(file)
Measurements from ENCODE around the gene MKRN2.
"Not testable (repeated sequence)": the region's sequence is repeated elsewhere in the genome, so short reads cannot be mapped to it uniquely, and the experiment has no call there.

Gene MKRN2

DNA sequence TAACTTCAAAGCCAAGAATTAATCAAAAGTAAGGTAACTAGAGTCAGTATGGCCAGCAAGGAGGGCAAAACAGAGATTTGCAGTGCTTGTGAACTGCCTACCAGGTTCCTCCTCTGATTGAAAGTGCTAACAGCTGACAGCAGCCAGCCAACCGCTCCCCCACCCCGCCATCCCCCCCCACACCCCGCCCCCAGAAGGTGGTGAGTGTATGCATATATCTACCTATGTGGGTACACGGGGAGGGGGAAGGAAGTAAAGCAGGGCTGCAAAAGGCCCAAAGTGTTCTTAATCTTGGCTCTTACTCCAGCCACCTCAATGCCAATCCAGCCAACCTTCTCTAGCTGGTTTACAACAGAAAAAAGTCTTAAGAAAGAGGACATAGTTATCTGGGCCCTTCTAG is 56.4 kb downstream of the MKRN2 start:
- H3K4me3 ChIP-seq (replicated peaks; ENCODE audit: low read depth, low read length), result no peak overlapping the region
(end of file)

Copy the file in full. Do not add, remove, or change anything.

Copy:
Measurements from ENCODE around the gene MKRN2.
"Not testable (repeated sequence)": the region's sequence is repeated elsewhere in the genome, so short reads cannot be mapped to it uniquely, and the experiment has no call there.

Gene MKRN2

DNA sequence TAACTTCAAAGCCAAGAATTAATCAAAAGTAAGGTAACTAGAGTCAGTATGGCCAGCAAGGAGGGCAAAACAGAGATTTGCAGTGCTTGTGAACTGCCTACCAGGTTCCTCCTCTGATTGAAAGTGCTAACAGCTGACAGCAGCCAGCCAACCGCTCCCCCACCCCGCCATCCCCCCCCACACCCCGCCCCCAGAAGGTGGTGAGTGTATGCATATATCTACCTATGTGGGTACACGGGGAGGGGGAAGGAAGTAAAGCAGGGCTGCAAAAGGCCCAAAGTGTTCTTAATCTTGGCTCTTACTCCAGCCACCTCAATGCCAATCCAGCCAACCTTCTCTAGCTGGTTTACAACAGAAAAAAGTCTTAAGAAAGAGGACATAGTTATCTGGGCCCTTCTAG is 56.4 kb downstream of the MKRN2 start:
- H3K4me3 ChIP-seq (replicated peaks; ENCODE audit: low read depth, low read length), result no peak overlapping the region